Never Go in a Lake If You See This Thing


Summer is almost here, which means the return of long hours of daylight, warm weather, and the occasional trip to your favorite swimming spot. However, before getting in and out of the water, local authorities want you to heed this warning to protect yourself. Read on for the surprising sign that you shouldn’t swim in your local lake this summer.

Officials want people to avoid bodies of water with certain types of algae.

While algae is prevalent in many lakes and rivers, authorities are warning against swimming in rivers that have algae blooms this summer.

In May, the Brazos River Authority in Texas issued a warning to residents about potentially dangerous algae in Lake Granbury in north Texas, CBS DFW first reported. According to officials from the Brazos River Authority, there is an algae bloom in the lake that could prove harmful to those who swim in it, as it may contain cyanobacteria, which are toxic to animals and humans.

It’s impossible to tell if an algal bloom is harmful by sight alone.

According to the Minnesota Pollution Control Agency, it is not possible to determine whether or not an algal bloom is a toxic “blue-green algae” by its appearance alone. Either way, “blue-green algae” is actually a misnomer, because what appears to be algae is actually a type of cyanobacteria.

While the Brazos River Authority notes that there are over 2,600 types of blue-green algae, the vast majority of which are not poisonous, a few varieties can make animals and humans extremely sick.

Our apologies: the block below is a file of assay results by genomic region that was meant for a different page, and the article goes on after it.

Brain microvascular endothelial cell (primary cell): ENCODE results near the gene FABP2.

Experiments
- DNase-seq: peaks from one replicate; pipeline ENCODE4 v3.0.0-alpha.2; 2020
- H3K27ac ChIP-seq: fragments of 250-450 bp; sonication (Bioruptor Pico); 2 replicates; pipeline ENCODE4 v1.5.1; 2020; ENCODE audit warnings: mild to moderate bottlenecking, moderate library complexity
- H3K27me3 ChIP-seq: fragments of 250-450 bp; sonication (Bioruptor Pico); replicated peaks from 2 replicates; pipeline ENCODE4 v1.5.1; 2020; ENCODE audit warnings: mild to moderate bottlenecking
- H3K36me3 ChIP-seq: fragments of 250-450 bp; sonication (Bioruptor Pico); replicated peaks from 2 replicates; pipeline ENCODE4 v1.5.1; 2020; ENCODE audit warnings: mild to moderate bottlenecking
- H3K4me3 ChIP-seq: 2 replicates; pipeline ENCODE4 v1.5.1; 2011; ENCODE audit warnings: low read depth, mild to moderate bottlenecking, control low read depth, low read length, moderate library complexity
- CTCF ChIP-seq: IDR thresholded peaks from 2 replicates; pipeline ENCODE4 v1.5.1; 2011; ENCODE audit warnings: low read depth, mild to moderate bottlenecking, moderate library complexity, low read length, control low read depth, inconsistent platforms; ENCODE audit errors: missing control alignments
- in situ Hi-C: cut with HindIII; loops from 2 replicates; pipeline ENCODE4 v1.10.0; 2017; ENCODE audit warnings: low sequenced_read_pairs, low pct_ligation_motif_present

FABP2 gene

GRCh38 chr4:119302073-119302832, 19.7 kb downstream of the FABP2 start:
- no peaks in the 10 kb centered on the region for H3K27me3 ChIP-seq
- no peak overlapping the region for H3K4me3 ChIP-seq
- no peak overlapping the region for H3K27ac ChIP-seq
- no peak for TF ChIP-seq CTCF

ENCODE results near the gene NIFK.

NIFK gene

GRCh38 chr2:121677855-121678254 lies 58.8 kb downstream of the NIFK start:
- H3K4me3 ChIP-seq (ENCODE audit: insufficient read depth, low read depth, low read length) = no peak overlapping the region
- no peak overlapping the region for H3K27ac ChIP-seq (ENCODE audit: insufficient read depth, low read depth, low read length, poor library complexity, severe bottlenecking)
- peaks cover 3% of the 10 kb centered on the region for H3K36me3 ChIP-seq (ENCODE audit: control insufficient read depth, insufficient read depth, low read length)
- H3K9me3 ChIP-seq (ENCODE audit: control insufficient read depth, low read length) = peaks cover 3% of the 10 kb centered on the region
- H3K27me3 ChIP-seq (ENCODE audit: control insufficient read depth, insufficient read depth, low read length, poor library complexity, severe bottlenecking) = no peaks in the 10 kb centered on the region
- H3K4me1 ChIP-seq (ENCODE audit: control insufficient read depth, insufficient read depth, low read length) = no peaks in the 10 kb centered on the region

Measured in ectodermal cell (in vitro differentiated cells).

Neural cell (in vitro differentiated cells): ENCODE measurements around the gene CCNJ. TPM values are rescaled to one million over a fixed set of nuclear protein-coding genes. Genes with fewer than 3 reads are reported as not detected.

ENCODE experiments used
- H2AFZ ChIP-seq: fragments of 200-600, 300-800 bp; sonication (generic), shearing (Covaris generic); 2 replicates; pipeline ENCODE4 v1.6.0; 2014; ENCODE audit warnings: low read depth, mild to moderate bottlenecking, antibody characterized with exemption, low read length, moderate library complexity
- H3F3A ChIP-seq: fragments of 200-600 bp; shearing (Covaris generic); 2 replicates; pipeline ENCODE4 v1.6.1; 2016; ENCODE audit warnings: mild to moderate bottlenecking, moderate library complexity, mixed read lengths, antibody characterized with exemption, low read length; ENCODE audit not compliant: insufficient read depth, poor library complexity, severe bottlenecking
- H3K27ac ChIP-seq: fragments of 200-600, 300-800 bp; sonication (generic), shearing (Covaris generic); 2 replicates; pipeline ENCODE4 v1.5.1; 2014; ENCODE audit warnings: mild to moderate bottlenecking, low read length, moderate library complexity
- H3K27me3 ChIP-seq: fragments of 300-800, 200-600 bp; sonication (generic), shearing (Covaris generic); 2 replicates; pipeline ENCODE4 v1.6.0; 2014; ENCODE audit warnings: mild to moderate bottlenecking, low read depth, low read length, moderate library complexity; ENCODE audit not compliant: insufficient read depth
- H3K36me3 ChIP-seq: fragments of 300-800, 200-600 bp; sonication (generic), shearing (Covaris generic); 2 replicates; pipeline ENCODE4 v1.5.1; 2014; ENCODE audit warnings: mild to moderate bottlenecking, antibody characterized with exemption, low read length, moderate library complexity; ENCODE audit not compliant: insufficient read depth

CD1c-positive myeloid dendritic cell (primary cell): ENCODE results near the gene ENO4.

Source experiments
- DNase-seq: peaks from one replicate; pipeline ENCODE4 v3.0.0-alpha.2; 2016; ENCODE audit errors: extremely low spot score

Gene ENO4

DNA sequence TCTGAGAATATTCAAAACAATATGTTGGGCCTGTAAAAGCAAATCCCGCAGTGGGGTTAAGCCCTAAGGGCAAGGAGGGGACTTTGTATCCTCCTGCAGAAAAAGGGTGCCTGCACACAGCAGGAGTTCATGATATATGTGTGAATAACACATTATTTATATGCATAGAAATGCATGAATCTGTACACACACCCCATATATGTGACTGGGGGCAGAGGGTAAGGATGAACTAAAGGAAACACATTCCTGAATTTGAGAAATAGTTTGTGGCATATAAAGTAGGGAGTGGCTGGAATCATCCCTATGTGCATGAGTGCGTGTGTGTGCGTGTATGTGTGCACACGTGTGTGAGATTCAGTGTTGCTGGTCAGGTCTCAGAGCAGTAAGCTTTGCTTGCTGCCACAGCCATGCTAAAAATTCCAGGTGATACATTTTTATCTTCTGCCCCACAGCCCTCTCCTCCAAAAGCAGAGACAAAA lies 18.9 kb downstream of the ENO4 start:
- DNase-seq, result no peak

While you can’t tell what type of blue-green algae you see just by looking at it; if you see a large number of dead fish near a lake; it may be a sign that the algae bloom is toxic. explains the Brazos River Authority. “Experts advise that if you see water with a ‘pea soup’ color and consistency, avoid it,” the authority said.

Exposure to cyanobacteria can have serious health effects.

Animals – dogs in particular – are more susceptible to the effects of harmful cyanobacterial algae (cHAB) blooms than humans; largely due to their willingness to swim in water visibly affected by algal blooms or having a smell that would be human; according to the Centers for Disease Control and Prevention (CDC).

However, humans can – and often do – become ill from contact with cHABs. Ingestion, inhalation, skin contact; and eye exposure are all potential ways of being exposed to cHAB and can cause side effects including nausea; vomiting, joint pain, muscle weakness, blisters in the mouth, swollen lips, conjunctivitis, pneumonia and liver failure.

There is no antidote for cyanobacteria.

Unfortunately, there is “no cure for the effects” of cHAB at this time, according to the CDC.

However, if you come into contact with algae blooms that may contain cyanobacteria, there are several ways to lessen their harmful effects on your health.

In addition to avoiding contact with any water source that appears to contain an algal bloom; the CDC recommends rinsing immediately with fresh water if you suspect you have come into contact with water containing cyanobacteria and bacteria. ” call a doctor or poison control if you think you have swallowed water which may be contaminated with cHAB.

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